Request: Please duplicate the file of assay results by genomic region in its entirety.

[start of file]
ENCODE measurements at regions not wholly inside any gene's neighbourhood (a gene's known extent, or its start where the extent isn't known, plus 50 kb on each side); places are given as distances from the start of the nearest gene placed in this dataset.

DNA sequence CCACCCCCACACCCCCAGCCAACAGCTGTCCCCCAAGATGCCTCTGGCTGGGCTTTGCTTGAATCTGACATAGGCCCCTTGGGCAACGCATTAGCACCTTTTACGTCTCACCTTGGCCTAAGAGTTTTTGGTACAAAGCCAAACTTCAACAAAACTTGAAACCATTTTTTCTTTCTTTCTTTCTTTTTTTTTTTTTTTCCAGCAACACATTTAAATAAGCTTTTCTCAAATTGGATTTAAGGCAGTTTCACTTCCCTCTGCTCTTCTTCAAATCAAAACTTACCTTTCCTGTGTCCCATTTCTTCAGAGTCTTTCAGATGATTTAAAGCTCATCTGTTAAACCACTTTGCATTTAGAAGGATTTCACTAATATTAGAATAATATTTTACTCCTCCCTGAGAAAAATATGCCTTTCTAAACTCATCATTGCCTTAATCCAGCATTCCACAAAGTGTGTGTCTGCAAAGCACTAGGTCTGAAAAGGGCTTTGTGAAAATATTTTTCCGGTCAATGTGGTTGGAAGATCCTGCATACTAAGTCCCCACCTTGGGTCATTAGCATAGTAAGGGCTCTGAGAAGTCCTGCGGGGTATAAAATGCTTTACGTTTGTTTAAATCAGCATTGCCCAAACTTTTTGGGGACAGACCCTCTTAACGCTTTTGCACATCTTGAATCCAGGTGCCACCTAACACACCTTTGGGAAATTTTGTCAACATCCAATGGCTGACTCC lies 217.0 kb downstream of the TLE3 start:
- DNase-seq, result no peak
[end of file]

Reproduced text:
ENCODE measurements at regions not wholly inside any gene's neighbourhood (a gene's known extent, or its start where the extent isn't known, plus 50 kb on each side); places are given as distances from the start of the nearest gene placed in this dataset.

DNA sequence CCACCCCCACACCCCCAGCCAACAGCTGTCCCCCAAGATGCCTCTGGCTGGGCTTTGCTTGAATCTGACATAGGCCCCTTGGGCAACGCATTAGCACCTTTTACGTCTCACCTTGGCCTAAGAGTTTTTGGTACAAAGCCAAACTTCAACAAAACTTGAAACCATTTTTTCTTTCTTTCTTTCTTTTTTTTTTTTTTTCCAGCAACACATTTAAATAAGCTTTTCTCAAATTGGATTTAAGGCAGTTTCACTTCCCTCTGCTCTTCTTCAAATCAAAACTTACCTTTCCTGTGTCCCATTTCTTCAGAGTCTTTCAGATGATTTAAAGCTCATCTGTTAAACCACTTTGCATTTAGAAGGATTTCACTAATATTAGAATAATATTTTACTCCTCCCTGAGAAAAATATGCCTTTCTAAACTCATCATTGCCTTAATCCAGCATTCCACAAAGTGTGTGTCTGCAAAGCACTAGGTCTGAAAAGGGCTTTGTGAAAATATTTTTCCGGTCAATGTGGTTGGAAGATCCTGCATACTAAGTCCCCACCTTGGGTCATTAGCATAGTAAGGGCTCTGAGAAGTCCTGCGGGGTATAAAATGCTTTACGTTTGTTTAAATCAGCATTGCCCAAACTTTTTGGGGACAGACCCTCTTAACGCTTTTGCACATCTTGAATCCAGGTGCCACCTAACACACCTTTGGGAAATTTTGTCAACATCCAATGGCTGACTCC lies 217.0 kb downstream of the TLE3 start:
- DNase-seq, result no peak